I’m trying to get out of this social media loop habit.

I don’t really want to have to shell out $8/hr. for somebody to slap me.

I’ve found that it helps to write down what I’m doing to do. Pen and paper. I tend to write all of my daily to-do lists on pen and paper these days. As much as I love technology, I think more and more, I’m starting to move away from it. Sometimes, it’s just a distraction.

So, before I open my computer now. I grab a pen and paper and I write down why I am opening my computer. To look up what? To get what?

I write that down first. Then I open the computer. And I have the paper to look at – to remind me what I’m supposed to be doing.

That way I can try to avoid the loop.

Anti-social also helps. Maybe I should use it more.

 

—–

[For another good post on productivity and improvement, see my post: How I F–ed Up April; And What’s Next on My Plate]

[randomtext category=”Post Sigs”]

I Moved Out of Texas So I Could Read More (How to Read 30 Books in 6 Months)

 Don’t Know When I’ll Be Back Again…

Outta here…

A couple of years ago I made the decision to move away from the place where I’ve lived all of my life: Texas.

One of the main reasons I moved out was because I wanted to read more books.

I’m being serious.

Well, I felt like I was just wasting too much time driving. I know I was wasting too much time driving because I would put a CD in the deck and before the end of the day it would be back on track 1. Sometimes back on track 10.

I’m talking about 80 minute CDs here. This means I must’ve been spending like 100 minutes driving per day.

Way too much. For what? To turn a wheel around. To move my foot up and down between two peddles. How is any of this productive? How does it benefit me in the long run?

What else did I do while I was driving? Well, I would listen to music. Or I would think about things. Just flesh out ideas. Think and think and think.

I like doing both of those things. I like listening to music. I like thinking.

But, I don’t really need to drive to do either. I can do both of those just fine walking around aimlessly. Or sitting in a park.

I guess one benefit of driving is I could talk out loud to myself. But, I can also talk to myself while walking around aimlessly. Or even siting in a park. Passer-bys might think I’m crazy, but that’s okay. I used to do that in college too. My roommate back then once said he’d drive by sometimes and sees me walking around with headphones on and talking to myself. He said I was one of the few people who could get away with doing that, because people would see me and think, “oh, that’s just GP.” That’s what they used to call me back then: GP.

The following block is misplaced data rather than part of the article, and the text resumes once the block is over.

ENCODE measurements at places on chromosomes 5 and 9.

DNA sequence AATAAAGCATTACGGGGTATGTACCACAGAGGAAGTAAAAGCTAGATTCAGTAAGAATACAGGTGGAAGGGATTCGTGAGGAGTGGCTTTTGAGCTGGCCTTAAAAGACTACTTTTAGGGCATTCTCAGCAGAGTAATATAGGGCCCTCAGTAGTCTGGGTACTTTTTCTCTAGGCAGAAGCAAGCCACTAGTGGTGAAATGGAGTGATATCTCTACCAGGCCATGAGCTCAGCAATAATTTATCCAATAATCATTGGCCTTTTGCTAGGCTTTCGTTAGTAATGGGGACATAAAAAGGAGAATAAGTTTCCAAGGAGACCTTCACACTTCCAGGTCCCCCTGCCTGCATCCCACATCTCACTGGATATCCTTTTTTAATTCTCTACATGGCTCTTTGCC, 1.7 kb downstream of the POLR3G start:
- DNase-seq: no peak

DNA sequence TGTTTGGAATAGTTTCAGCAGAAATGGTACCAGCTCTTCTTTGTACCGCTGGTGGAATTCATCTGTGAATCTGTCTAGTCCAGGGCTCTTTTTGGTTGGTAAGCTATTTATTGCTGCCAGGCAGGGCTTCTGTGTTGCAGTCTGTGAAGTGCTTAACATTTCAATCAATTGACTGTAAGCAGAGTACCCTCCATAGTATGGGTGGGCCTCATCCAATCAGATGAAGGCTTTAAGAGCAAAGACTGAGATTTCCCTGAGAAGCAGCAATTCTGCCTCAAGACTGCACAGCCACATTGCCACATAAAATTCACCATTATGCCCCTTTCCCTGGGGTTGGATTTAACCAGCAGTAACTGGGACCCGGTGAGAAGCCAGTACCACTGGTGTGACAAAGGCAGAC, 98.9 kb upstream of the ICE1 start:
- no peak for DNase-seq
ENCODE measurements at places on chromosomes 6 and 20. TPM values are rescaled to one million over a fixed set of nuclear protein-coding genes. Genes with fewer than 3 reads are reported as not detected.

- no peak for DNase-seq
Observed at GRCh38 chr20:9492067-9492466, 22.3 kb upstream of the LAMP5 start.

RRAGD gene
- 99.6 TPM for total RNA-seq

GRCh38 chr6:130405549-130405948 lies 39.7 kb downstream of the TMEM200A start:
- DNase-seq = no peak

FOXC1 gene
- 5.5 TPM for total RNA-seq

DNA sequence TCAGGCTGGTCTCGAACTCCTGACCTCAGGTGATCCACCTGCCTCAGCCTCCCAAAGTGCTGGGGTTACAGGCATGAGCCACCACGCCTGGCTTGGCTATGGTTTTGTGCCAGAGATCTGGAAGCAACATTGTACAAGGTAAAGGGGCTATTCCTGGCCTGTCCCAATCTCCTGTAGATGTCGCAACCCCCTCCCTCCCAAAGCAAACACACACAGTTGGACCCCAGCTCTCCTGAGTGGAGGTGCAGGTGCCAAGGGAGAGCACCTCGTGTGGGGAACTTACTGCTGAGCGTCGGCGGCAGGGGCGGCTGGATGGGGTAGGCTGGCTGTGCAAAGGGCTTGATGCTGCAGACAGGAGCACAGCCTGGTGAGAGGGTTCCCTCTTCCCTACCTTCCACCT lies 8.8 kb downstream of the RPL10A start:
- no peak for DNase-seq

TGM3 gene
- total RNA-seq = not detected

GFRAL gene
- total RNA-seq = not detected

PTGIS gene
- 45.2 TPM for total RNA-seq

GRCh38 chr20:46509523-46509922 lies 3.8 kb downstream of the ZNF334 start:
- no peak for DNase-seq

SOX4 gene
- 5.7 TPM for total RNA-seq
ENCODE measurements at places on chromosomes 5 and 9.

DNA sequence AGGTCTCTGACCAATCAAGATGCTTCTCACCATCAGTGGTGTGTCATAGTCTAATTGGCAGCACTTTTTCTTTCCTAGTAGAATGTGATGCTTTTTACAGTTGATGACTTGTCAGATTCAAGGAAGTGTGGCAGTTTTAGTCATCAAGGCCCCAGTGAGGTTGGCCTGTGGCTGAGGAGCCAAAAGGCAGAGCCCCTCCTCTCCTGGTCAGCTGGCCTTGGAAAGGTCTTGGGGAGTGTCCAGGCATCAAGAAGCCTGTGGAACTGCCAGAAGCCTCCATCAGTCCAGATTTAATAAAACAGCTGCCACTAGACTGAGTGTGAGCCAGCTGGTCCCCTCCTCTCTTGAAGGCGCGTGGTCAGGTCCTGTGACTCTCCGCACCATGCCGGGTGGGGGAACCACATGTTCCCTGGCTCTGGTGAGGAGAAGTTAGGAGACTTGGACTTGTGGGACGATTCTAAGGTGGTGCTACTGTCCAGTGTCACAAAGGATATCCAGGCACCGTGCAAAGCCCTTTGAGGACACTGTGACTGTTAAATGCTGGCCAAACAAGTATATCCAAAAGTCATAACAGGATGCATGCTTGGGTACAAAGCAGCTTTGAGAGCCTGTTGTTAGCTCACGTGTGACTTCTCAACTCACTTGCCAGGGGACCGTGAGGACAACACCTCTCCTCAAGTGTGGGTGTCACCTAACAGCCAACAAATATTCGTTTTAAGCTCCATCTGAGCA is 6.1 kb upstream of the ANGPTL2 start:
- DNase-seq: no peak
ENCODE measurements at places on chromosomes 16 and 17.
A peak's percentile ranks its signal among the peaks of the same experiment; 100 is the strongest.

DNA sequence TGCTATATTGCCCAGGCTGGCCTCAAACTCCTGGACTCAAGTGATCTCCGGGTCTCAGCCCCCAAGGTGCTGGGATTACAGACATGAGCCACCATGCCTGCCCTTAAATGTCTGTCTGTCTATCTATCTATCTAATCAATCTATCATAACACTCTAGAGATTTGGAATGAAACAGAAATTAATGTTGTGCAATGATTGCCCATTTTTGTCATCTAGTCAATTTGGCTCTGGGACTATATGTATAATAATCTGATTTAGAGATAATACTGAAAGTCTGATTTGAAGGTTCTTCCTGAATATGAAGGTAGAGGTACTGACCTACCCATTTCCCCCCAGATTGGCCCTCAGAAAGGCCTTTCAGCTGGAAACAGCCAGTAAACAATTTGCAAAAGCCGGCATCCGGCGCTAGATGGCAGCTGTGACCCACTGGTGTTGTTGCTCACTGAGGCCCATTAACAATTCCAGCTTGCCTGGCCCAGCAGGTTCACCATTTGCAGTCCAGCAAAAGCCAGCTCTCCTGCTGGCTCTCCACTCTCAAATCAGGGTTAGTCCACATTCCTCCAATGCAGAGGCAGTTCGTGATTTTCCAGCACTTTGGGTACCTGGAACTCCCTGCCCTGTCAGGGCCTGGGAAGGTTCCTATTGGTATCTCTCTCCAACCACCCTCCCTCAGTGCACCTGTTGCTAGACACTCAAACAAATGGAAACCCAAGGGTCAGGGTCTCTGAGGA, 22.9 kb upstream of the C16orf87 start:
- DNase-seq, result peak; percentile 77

So I’ve been crazy. It’s okay.

Metros & Inspiration

I went to London a couple of years ago. I thought riding on the Tube was awesome.

Everybody I met in London complained about how bad the Tube was. But to me it was awesome. At least I didn’t have to drive.

I started to think about all the cool things I could do if I lived in a city with a good metro system (Americans call it a subway system). I could read more books. I could talk to random people.

I can’t do either of those when I’m driving.

I mean you can try. But, then you’re doing things like trying to get the girl next to you to write her phone number on the windshield before the traffic light turns red. Yeah, it’s not impossible. But, it’s logistically difficult.

So I sold my car and left Texas. I just didn’t want do drive anymore.

I wanted to read more. I wanted to talk to random people.

read more

Or he’ll eat you

So, I’ve spend the last two years living in cities. Big cities with metro systems. Cities where you can walk around a lot. And just explore random neighborhoods. Just wandering around random streets. I’ve never gone this way before… So then I go that way.

I’ve also been reading a lot more.

I started out reading on an iPad. Then an iPhone. I had a Kindle app. I didn’t understand why people would need a Kindle when there’s Kindle apps.

But, then I eventually did understand.

I got tired of reading on those things. So, I quit reading.

My eyes would hurt. My head would hurt.

The Need to De-Screen

Too much time on backlit screens. I would spend all day looking at a computer screen. Now, I’m spending my commute time looking at a screen too. Too much screen time.